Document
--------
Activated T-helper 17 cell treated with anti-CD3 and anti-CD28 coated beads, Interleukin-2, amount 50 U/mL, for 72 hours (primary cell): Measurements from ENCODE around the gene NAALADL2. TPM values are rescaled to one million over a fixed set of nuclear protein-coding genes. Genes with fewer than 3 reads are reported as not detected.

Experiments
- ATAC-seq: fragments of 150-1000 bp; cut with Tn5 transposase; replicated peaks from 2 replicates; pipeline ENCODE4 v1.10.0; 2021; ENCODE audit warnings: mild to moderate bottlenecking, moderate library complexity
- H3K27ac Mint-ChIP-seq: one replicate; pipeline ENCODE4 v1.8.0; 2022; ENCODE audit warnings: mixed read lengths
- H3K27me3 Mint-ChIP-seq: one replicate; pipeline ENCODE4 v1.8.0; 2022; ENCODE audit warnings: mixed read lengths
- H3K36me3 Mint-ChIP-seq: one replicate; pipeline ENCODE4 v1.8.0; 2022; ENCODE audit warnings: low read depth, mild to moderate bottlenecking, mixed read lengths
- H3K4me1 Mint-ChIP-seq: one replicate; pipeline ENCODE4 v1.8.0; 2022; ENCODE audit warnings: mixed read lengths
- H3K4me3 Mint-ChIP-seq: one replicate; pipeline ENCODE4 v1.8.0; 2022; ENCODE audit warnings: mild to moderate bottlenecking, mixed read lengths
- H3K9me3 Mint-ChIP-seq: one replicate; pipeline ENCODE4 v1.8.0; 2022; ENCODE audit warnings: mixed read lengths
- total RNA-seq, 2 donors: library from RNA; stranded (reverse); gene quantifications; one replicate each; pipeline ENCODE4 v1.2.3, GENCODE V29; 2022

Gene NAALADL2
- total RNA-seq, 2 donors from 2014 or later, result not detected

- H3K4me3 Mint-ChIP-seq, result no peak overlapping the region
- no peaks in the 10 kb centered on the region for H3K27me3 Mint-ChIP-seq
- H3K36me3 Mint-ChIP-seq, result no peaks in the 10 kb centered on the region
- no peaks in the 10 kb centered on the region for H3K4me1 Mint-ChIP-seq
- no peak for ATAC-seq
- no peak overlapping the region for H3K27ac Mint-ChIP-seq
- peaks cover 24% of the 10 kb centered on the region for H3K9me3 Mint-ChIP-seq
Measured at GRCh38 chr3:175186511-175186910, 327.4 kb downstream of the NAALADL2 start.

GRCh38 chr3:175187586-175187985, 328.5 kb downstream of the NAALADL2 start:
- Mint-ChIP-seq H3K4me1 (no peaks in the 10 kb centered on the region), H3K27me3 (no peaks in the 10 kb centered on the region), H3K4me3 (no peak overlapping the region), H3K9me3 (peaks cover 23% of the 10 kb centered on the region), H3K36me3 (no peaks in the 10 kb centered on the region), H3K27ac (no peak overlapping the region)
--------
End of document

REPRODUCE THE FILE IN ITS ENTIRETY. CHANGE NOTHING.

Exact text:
Activated T-helper 17 cell treated with anti-CD3 and anti-CD28 coated beads, Interleukin-2, amount 50 U/mL, for 72 hours (primary cell): Measurements from ENCODE around the gene NAALADL2. TPM values are rescaled to one million over a fixed set of nuclear protein-coding genes. Genes with fewer than 3 reads are reported as not detected.

Experiments
- ATAC-seq: fragments of 150-1000 bp; cut with Tn5 transposase; replicated peaks from 2 replicates; pipeline ENCODE4 v1.10.0; 2021; ENCODE audit warnings: mild to moderate bottlenecking, moderate library complexity
- H3K27ac Mint-ChIP-seq: one replicate; pipeline ENCODE4 v1.8.0; 2022; ENCODE audit warnings: mixed read lengths
- H3K27me3 Mint-ChIP-seq: one replicate; pipeline ENCODE4 v1.8.0; 2022; ENCODE audit warnings: mixed read lengths
- H3K36me3 Mint-ChIP-seq: one replicate; pipeline ENCODE4 v1.8.0; 2022; ENCODE audit warnings: low read depth, mild to moderate bottlenecking, mixed read lengths
- H3K4me1 Mint-ChIP-seq: one replicate; pipeline ENCODE4 v1.8.0; 2022; ENCODE audit warnings: mixed read lengths
- H3K4me3 Mint-ChIP-seq: one replicate; pipeline ENCODE4 v1.8.0; 2022; ENCODE audit warnings: mild to moderate bottlenecking, mixed read lengths
- H3K9me3 Mint-ChIP-seq: one replicate; pipeline ENCODE4 v1.8.0; 2022; ENCODE audit warnings: mixed read lengths
- total RNA-seq, 2 donors: library from RNA; stranded (reverse); gene quantifications; one replicate each; pipeline ENCODE4 v1.2.3, GENCODE V29; 2022

Gene NAALADL2
- total RNA-seq, 2 donors from 2014 or later, result not detected

- H3K4me3 Mint-ChIP-seq, result no peak overlapping the region
- no peaks in the 10 kb centered on the region for H3K27me3 Mint-ChIP-seq
- H3K36me3 Mint-ChIP-seq, result no peaks in the 10 kb centered on the region
- no peaks in the 10 kb centered on the region for H3K4me1 Mint-ChIP-seq
- no peak for ATAC-seq
- no peak overlapping the region for H3K27ac Mint-ChIP-seq
- peaks cover 24% of the 10 kb centered on the region for H3K9me3 Mint-ChIP-seq
Measured at GRCh38 chr3:175186511-175186910, 327.4 kb downstream of the NAALADL2 start.

GRCh38 chr3:175187586-175187985, 328.5 kb downstream of the NAALADL2 start:
- Mint-ChIP-seq H3K4me1 (no peaks in the 10 kb centered on the region), H3K27me3 (no peaks in the 10 kb centered on the region), H3K4me3 (no peak overlapping the region), H3K9me3 (peaks cover 23% of the 10 kb centered on the region), H3K36me3 (no peaks in the 10 kb centered on the region), H3K27ac (no peak overlapping the region)